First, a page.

By Alyssa Gregory

Common Challenges of a Virtual Team

By Alyssa Gregory

I work virtually; it’s a primary part of my business model. This arrangement suits my work process (and personality) perfectly. Not to say I don’t enjoy meeting clients and colleagues face-to-face, of course. In fact, when I’ve had an opportunity to meet a colleague in person, it has always made the working relationship better. It’s just not logistically realistic in every situation.

I love most things about the virtual team atmosphere – no travel, ramped up productivity, no geographic boundaries, a focus on collaboration, enhanced creativity, autonomy. But as much as I love working virtually, it’s certainly not without its challenges.

Whether I’m working with clients or divvying up tasks among my own team members, there are moments when I wish I could jump into my laptop and pop out in front of a colleague for a much needed face-to-face. Some things are just harder virtually. Or, more accurately, some things just need to be done differently when you work with a team spread out around the world.


I am a member of several virtual teams – leader of a few – and in my experience, there are a number of common stumbling blocks. These obstacles can stop the forward progress of any virtual team, and it can be hard to get back into the groove. Some of the biggest challenges of virtual teams that I’ve seen include:

  • Misunderstanding from poor communication
  • Incompatible communication preferences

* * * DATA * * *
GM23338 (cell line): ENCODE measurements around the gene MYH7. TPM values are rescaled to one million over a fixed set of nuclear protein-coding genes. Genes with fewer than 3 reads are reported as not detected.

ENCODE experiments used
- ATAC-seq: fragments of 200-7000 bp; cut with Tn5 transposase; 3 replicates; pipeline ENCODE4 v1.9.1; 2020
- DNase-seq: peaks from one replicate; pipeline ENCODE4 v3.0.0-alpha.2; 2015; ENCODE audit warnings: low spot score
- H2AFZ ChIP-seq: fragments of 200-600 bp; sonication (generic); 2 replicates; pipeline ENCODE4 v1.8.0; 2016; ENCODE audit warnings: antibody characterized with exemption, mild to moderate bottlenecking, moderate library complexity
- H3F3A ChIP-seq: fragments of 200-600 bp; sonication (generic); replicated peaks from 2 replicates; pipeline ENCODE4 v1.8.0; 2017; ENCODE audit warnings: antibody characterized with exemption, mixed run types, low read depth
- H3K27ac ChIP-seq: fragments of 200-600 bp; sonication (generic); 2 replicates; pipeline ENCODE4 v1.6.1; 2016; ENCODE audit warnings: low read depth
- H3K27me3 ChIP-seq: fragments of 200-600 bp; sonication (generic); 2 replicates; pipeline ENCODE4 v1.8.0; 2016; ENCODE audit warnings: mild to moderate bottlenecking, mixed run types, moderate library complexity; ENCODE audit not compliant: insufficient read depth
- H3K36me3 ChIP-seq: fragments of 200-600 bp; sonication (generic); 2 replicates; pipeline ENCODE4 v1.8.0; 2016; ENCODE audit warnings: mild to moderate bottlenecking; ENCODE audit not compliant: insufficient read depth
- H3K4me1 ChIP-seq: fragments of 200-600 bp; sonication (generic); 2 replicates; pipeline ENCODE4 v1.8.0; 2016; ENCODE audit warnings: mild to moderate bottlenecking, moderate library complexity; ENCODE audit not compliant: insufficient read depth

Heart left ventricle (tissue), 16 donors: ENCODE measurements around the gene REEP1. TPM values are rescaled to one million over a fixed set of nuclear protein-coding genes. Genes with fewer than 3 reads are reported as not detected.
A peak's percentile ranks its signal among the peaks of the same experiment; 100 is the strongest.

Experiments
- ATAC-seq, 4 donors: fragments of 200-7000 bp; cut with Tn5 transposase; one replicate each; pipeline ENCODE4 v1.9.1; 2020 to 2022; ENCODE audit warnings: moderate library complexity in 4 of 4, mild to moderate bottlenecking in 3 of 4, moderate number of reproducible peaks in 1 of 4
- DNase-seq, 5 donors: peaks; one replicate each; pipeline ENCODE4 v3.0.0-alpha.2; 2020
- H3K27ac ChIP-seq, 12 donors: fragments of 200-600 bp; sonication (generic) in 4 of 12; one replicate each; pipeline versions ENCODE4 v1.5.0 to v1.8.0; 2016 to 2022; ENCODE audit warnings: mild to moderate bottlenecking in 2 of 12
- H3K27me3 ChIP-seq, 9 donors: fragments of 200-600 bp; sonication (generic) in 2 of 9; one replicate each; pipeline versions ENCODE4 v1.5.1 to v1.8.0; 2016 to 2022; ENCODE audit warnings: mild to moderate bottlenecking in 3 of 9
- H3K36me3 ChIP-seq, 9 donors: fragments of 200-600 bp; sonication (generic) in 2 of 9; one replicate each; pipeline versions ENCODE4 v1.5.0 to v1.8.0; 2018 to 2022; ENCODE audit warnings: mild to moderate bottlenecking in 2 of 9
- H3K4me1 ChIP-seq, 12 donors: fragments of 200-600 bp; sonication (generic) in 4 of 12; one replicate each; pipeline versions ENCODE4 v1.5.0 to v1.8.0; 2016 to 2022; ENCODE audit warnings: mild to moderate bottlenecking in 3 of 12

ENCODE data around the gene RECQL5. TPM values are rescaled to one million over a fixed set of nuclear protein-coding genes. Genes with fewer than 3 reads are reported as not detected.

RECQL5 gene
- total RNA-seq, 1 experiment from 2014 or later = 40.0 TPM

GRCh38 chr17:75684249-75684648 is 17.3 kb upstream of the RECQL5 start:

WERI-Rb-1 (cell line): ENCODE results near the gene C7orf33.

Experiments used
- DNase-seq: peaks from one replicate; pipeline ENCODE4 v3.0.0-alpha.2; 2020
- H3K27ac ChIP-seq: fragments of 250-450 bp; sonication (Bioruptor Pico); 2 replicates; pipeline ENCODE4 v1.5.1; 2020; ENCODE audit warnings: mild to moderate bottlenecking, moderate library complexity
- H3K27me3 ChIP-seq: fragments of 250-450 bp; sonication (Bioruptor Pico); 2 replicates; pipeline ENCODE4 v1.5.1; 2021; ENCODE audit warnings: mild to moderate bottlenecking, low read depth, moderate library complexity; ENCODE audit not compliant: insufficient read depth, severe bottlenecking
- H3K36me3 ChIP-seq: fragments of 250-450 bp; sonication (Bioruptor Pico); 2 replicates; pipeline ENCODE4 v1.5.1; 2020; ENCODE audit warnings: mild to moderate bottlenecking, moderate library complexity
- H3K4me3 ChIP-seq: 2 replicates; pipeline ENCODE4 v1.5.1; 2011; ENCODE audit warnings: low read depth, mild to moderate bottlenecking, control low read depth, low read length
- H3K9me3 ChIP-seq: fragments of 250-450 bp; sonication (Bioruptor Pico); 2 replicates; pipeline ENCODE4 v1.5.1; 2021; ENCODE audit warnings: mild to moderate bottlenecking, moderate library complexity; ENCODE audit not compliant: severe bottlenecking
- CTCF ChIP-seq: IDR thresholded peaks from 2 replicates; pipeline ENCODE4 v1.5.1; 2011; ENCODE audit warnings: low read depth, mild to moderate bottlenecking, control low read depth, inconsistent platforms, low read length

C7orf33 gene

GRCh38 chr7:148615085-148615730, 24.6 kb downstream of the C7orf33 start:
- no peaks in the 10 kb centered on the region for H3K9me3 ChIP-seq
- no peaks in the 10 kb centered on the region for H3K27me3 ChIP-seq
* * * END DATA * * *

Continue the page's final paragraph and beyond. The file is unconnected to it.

• Differences in work ethic
  • Lack of clarity and direction
  • Frequent second-guessing
  • Deficient sense of ownership and commitment
  • Inability to ask the right questions
  • Difficulty with delegation
  • Hidden incompetence
  • Mismatched skills/needs
  • Distrust and suspicion
  • Diminished productivity
  • Lack of empathy and personal connection

That’s quite a list, isn’t it! Not all of these challenges come into play for all virtual teams, but if even just one hits the team in a significant way, it can be detrimental.

Look at poor communication, for example. The inability to communicate effectively can make it impossible to accomplish anything when you work virtually. Or take communication preferences. If one person is a phone-only communicator and one is an email-only communicator, then it can be nearly impossible to work together unless someone is willing to change.

Despite the challenges, however, I have been a part of many successful virtual teams, and when you get the right mix of ingredients, the potential is unlimited. Building a productive and efficient virtual team requires foresight, planning, dedication and hard work. But it’s possible.

Stay tuned for my next post, outlining the 10 most important actions to take when creating a virtual team that thrives.

Thumbnail credit: leocub

  • XLCowBoy

    Everyone comes together when a paycheck is involved.

  • SR

    The challenges faced by virtual teams can be grouped into 4
    1. Communication – poor communication skills, and techniques. Employers w/ significant virtual workforce should consider offering communication trainisng na dshould put in place rules for virtual communication
    2. Technology – picking the right technology or tool for your needs. most companies pick a tool by its price rather than its features. with such a wide array of choices from phone/chat (skype, IM) to web meetings (goto) to web q &a (webex) to virtual workspaces (sococo), it is prudent to pick one that fits your needs
    3. leadership/rules – virtual interaction needs its own set of rules (address questions to ‘a’ person, people wishing to respond need to make sure previous speaker has ended, no multi tasking etc). Every defined interaction must have a leader so no confusion on agenda or whose meeting it is.